35. The exchange rate and interest rates are linked using a modified version of the uncovered interest-rate parity condition. We capture the relationship with the rest of the world using an alternative version of the uncovered interest rate parity condition (Equation 10). This condition states that, in the case of perfect international capital mobility, the yield of investment into domestic economy has to be equal to foreign (U.S. dollar) yield adjusted by the country risk premium and the expected change in exchange rate valuation.


where st is the natural logarithm of the nominal exchange rate, st+1e is the expected exchange rate, it is domestic money market rate, it* is the foreign interest rate, and premt is a country risk premium.

To capture a managed exchange rate regime, we modify the above equation as follows:


By setting the parameter e1, we can capture different exchange rate arrangements. While e1 = 1 corresponds to a pegged (or fully managed) exchange rate regime, e1 = 0 matches a fully floating exchange rate regime. Equation (19) determines the level of exchange rate target that is set by the central bank (stT). Among others, the nominal exchange rate depends on shocks to oil prices suggesting that the central bank can allow for some exchange depreciation (which is captured by the parameter e2) in response to negative terms of trade shocks.16

Furthermore, in order to smooth exchange rate dynamics under the floating regime, we define exchange rate expectations as follows:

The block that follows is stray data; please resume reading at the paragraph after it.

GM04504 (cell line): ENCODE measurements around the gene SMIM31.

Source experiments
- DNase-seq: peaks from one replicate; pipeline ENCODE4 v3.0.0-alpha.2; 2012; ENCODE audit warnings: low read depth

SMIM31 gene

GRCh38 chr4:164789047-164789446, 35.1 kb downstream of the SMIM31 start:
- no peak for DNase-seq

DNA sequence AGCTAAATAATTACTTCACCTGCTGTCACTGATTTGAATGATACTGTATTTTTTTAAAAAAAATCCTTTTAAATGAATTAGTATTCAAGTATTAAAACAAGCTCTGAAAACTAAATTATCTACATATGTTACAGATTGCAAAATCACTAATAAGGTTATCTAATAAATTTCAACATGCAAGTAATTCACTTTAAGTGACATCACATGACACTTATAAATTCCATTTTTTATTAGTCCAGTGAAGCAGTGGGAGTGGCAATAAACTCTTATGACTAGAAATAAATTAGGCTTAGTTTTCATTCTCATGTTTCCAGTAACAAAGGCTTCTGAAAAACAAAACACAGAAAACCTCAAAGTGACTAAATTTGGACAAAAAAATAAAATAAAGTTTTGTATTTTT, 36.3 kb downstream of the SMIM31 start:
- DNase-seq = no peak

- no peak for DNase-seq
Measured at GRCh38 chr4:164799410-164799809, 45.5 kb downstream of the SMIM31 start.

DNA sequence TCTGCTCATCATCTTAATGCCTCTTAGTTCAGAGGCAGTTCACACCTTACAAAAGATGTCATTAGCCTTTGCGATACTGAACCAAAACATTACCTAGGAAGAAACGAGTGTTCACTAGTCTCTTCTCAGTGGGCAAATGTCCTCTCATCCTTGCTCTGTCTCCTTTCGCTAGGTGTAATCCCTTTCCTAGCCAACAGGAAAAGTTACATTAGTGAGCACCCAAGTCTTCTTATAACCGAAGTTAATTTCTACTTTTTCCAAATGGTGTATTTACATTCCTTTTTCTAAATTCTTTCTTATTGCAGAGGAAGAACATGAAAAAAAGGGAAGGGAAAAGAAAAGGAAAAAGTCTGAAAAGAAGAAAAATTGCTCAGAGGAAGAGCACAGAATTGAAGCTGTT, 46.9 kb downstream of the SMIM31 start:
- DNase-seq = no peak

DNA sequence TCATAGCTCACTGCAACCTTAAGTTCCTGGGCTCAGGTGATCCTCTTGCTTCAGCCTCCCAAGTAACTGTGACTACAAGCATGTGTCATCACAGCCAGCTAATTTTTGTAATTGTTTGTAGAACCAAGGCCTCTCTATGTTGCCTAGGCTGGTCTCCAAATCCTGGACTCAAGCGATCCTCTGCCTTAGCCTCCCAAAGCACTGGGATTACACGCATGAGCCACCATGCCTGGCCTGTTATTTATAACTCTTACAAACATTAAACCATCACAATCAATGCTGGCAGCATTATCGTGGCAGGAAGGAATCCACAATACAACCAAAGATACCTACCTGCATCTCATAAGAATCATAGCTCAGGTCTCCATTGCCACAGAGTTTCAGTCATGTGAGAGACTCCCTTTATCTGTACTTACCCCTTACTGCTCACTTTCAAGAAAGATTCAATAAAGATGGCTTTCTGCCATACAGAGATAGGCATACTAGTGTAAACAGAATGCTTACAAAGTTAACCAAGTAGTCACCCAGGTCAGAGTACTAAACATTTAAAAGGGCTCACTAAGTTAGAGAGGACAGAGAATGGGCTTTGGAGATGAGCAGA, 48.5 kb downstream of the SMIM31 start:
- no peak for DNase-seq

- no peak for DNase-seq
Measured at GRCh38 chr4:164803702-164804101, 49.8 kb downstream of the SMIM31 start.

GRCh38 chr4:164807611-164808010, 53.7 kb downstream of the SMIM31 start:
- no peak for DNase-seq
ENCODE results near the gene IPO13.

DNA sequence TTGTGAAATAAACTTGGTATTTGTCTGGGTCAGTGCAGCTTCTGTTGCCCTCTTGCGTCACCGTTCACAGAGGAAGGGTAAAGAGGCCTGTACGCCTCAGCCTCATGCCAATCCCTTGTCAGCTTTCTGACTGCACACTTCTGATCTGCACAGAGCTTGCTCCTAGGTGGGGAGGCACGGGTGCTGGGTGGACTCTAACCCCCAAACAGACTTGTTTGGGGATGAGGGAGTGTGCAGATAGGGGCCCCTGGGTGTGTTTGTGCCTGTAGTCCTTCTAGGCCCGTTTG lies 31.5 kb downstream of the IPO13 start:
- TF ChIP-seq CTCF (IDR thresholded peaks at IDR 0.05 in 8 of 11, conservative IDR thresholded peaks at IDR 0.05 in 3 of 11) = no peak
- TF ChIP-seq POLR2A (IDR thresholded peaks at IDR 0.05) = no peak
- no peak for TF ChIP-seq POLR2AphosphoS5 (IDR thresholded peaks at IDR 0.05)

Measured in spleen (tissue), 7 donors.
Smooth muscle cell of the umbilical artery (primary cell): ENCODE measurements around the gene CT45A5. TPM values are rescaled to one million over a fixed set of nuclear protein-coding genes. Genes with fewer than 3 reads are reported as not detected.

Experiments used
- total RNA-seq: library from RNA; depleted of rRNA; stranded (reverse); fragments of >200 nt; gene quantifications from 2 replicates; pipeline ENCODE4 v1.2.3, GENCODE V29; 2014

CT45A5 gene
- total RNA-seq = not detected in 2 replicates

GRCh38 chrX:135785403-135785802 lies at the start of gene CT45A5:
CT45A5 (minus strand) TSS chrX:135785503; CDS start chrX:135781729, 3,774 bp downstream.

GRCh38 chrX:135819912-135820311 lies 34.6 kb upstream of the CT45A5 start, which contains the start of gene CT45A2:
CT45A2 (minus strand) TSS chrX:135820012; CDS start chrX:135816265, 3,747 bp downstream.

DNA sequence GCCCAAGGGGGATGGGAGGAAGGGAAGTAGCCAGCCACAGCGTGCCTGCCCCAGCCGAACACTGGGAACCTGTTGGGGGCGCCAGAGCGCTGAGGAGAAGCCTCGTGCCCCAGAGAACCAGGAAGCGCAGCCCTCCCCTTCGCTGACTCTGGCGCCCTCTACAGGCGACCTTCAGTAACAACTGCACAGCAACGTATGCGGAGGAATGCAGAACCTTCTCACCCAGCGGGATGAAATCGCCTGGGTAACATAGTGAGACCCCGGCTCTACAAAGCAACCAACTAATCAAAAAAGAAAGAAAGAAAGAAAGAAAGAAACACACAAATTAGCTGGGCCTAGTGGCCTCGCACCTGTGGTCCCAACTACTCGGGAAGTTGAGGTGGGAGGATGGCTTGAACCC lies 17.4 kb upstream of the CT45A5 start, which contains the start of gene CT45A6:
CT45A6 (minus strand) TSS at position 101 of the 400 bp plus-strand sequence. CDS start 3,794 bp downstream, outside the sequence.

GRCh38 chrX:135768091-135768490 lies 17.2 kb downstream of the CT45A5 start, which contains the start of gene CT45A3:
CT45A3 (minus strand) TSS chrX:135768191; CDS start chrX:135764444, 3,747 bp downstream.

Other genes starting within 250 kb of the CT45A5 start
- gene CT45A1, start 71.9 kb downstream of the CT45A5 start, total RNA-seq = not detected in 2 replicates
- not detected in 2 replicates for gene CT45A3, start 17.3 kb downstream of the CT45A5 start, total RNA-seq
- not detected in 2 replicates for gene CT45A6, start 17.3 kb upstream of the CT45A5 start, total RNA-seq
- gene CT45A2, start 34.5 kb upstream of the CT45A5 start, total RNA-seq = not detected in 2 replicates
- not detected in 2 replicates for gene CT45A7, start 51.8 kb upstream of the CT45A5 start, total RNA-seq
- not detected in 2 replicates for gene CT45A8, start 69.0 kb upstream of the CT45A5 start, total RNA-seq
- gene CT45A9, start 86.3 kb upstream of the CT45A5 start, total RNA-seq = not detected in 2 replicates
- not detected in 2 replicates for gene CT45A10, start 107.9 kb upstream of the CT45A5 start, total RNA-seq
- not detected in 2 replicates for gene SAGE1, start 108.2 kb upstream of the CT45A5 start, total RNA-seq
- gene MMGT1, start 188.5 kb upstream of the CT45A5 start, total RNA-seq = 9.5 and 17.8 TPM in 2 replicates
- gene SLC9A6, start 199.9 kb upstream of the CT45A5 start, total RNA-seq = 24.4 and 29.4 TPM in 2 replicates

The rational-expectation term is represented by St+1 and is given a weight μ1. When μ1 = 1, expectations are purely rational and the model will have Dornbush (1976) overshooting dynamics.

36. The specification reflects BAs monetary policy objective of price stability and reliance on exchange rate rather than interest rates. Therefore, we use the following form of monetary policy rule in the model:


Where πt+1DEV represents the expected deviation of inflation from the target level. Setting δ1 = 1 implies that monetary policy targets the exchange rate, and therefore is not independent in terms of setting an inflation target and steering domestic interest rates under capital mobility. In this case, domestic money market interest rate is implied by the UIP and the exchange rate target. In the contrary if δ1 = 0, we have an independent monetary policy that sets money market rates based on a forward-looking rule of Taylor type. In this case, the key monetary policy instrument is based on some short-term nominal interest rate that the central bank sets it in order to achieve a target level for inflation (π*).